Extra information on the long ending of Mark

Is the long ending real or not?  The short ending (where the gospel ends at 16:8), is in two 4th century manuscripts, one 12th, and the Syriac translation.  The intermediate ending has one extra verse, but it only in one manuscript.  Every other manuscript that has this extra verse also includes the long ending! The long ending (which has verses 9-20) is contained in all other 1600+ manuscripts.  There is actually an even longer ending in one manuscript.  While some church fathers/theologians leave out the longer ending or don’t seem to be aware of it, two of the earliest church fathers quote it (Justin Martyr and Irenaeus; both 2nd century).

Is there another reason the long ending could have been left out?  It could have been left out by accident.  One of the two early manuscripts that leaves it out may actually leave room for it.  It could have been left out deliberately.  The ending of Mark was removed from the other early manuscript and different sheets were included that omit the long ending.  It could have been left out because of liturgical reasons (Mark 15:43-Mark 16:8 was read for the 3rd Sunday after Easter).  For all practical purposes, the gospel ends when the liturgy moves on.

Some also point out that the ending has a different style and vocabulary from the rest of the gospel.  However, if you consider that different events/settings will demand a different vocabulary, this is very easily explained.  For example, Mark 14:42-52 has 15 words that are completely unique to Mark!  There are also various thematic elements in the gospel that continue in the ending.

My view?  The long ending was known about at the earliest times, could have very easily been left out either accidently or deliberately, and is not drastically different from any other section of Mark in either vocabulary or theme.  The long ending is original.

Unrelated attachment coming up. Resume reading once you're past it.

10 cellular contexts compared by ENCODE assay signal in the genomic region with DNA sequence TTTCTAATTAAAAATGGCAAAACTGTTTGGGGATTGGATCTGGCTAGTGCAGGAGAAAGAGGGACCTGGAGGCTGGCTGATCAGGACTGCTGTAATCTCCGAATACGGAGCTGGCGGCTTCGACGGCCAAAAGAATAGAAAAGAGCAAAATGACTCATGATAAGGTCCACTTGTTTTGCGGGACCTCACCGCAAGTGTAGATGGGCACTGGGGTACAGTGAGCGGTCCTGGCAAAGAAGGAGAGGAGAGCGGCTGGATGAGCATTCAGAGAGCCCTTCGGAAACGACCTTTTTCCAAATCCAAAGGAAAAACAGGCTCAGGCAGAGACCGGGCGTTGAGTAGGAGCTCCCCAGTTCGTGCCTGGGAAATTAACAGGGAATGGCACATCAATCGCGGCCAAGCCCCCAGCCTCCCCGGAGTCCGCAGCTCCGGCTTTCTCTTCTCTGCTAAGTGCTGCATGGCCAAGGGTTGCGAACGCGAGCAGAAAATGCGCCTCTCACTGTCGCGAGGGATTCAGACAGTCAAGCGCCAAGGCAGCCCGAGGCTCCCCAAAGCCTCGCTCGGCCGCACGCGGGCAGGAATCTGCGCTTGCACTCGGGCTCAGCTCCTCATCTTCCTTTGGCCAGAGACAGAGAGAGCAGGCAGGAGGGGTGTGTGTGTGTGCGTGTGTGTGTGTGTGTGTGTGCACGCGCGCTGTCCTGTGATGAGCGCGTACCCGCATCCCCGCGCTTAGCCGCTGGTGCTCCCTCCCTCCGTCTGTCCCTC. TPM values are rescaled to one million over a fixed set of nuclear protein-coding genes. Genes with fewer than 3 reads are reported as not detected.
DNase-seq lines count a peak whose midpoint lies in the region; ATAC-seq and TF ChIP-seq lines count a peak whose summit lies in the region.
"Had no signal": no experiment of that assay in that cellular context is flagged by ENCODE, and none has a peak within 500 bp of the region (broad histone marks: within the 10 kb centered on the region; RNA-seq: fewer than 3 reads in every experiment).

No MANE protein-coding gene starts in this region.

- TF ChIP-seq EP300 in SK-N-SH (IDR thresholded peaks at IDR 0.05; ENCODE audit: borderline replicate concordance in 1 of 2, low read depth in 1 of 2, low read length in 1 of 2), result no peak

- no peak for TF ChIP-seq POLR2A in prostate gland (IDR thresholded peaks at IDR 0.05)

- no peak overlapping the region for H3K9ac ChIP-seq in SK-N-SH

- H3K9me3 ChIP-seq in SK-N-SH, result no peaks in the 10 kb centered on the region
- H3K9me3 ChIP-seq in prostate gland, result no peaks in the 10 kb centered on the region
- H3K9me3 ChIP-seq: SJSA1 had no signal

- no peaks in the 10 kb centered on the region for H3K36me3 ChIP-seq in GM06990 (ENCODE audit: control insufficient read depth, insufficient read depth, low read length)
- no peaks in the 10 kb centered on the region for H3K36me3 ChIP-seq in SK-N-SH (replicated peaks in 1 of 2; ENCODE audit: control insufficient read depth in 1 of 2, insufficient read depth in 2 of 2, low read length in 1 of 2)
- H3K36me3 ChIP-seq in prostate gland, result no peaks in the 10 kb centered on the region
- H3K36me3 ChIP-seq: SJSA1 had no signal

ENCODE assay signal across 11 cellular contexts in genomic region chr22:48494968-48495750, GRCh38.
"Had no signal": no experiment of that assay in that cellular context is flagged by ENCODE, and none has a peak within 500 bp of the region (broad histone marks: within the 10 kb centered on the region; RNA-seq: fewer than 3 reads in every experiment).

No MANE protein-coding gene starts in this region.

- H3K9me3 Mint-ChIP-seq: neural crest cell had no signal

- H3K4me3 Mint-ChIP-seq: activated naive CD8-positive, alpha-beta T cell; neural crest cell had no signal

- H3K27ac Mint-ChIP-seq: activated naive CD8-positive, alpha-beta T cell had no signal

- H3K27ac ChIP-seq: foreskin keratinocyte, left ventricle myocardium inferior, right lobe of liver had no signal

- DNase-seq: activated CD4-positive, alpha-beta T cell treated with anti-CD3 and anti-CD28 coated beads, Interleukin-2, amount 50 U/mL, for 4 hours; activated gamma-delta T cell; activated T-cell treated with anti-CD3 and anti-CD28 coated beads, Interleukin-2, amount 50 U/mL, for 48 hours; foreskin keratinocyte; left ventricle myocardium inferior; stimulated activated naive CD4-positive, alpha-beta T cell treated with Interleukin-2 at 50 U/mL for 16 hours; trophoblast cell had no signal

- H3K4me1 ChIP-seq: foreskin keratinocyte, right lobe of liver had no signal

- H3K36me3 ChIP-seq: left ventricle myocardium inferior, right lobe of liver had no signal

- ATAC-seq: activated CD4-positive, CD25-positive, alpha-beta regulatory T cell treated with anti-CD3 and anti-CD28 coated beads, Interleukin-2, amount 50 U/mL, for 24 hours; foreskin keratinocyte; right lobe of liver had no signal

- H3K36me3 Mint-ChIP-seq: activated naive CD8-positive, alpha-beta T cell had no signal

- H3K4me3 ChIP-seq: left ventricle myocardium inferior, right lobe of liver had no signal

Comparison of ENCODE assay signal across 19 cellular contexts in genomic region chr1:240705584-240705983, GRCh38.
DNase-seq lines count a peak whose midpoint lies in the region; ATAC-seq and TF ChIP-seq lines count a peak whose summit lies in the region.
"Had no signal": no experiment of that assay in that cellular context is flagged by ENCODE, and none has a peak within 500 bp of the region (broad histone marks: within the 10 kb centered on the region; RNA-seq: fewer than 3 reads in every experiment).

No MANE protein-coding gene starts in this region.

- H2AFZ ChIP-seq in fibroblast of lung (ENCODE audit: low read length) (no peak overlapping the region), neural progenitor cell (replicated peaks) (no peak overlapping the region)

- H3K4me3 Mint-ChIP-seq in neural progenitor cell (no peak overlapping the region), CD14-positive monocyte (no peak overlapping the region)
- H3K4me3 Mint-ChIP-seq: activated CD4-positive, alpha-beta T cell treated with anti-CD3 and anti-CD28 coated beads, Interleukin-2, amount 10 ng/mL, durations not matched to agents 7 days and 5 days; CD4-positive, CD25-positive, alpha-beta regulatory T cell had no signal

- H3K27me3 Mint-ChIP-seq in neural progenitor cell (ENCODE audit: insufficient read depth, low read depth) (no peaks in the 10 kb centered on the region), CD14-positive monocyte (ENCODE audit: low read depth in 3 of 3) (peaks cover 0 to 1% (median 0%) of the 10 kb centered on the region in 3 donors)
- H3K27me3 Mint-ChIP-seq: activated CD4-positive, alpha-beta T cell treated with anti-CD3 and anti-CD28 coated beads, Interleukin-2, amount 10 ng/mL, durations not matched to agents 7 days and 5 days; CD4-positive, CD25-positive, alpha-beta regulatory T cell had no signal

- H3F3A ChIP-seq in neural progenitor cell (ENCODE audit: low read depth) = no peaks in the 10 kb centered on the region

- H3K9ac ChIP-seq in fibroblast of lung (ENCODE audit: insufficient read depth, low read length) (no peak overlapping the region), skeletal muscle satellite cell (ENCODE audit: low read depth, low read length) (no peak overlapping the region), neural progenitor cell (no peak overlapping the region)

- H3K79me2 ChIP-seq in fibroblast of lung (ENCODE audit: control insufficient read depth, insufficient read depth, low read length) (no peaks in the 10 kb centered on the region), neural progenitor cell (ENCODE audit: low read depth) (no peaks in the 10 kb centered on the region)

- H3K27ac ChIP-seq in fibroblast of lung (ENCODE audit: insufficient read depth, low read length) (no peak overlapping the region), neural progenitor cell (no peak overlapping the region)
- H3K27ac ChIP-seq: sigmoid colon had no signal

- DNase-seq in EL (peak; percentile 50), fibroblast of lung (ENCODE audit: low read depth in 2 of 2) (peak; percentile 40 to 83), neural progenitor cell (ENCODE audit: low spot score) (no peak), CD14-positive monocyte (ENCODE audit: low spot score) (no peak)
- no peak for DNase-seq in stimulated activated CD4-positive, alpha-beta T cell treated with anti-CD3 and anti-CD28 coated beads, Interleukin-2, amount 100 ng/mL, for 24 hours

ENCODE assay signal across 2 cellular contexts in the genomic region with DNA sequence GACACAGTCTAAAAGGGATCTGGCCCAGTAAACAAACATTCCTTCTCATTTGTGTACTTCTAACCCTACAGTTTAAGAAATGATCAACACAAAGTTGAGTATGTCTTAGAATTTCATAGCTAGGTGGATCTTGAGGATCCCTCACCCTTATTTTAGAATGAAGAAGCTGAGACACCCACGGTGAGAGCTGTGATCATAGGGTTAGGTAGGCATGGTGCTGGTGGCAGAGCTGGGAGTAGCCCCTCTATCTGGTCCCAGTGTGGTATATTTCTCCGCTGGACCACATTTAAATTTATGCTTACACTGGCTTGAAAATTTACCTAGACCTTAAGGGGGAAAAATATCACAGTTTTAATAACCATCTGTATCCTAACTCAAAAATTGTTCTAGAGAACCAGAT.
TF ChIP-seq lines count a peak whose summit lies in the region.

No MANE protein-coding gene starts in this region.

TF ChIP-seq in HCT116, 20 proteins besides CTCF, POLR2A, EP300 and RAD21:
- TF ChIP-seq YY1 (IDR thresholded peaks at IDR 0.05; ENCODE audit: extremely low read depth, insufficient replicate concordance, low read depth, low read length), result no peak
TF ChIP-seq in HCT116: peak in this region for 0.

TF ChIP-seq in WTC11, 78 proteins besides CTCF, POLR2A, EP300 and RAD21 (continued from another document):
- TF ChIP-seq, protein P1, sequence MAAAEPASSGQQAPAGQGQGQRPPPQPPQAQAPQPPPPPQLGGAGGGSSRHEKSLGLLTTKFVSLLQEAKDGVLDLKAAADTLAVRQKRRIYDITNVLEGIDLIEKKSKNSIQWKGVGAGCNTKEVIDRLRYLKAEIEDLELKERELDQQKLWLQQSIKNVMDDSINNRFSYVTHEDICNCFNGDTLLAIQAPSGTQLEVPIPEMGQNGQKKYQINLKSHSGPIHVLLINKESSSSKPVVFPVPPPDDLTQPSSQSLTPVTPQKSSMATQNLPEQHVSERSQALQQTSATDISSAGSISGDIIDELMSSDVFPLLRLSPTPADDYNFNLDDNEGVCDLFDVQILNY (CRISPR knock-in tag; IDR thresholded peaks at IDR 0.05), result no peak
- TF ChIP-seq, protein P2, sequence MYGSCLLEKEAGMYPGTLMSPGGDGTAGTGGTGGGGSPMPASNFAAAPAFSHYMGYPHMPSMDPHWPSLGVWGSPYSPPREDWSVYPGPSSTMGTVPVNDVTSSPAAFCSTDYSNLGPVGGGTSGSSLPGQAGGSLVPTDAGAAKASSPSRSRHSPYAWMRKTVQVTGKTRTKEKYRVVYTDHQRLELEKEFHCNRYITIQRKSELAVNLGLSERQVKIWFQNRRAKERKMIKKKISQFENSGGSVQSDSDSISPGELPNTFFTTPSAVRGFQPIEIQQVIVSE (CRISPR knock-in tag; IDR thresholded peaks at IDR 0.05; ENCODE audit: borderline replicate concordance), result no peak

Newsletter Article for March/April

Pastors are often called for help when people are at their lowest.  It’s an unfortunate fact of life.  I suppose it’s why you develop armor.  You begin to feel that nothing will surprise you.  However, although the armor does protect, sometimes there are so many things battering against it that you end up dented and bruised, amazed at the circumstances around you.  That’s where I find myself now.

One of the constants in ministry is that people are sinful and will do selfish things.  Unfortunately, there are some events that are so sinful and selfish that you wonder how they could happen, especially when believers are involved.  How can someone apparently give no thought to the utter chaos they leave around them, only to do exactly what they want to do?

Where would we be if Jesus had been that way?  Instead…

“Although he was in the form of God and equal with God, he did not take advantage of this equality.  Instead, he emptied himself by taking on the form of a servant, by becoming like other humans, by having a human appearance.  He humbled himself by becoming obedient to the point of death, death on a cross.” (Philippians 2:6-8)

It is because of this sacrifice that we receive eternal and abundant life!  And, as a reward for His selflessness, He receives a particular kind of glory:

“This is why God has given him an exceptional honor— the name honored above all other names—so that at the name of Jesus everyone in heaven, on earth, and in the world below will kneel and confess that Jesus Christ is Lord to the glory of God the Father.” (Philippians 2:9-11)

This glory is what we should give every day of our lives, every time we gather together for worship, and especially on Easter!  But there is another way we give God glory.  The reminder comes at the beginning of the passage.  Philippians 2:5 says: “Have the same attitude that Christ Jesus had.”  We give God glory by being like Jesus Christ, and we are like Jesus Christ when we are willing to sacrifice for others.  So, this Easter, I would ask that you look at your life to determine where you are being selfish and sinful, and instead seek to be like the one who gave Himself for you.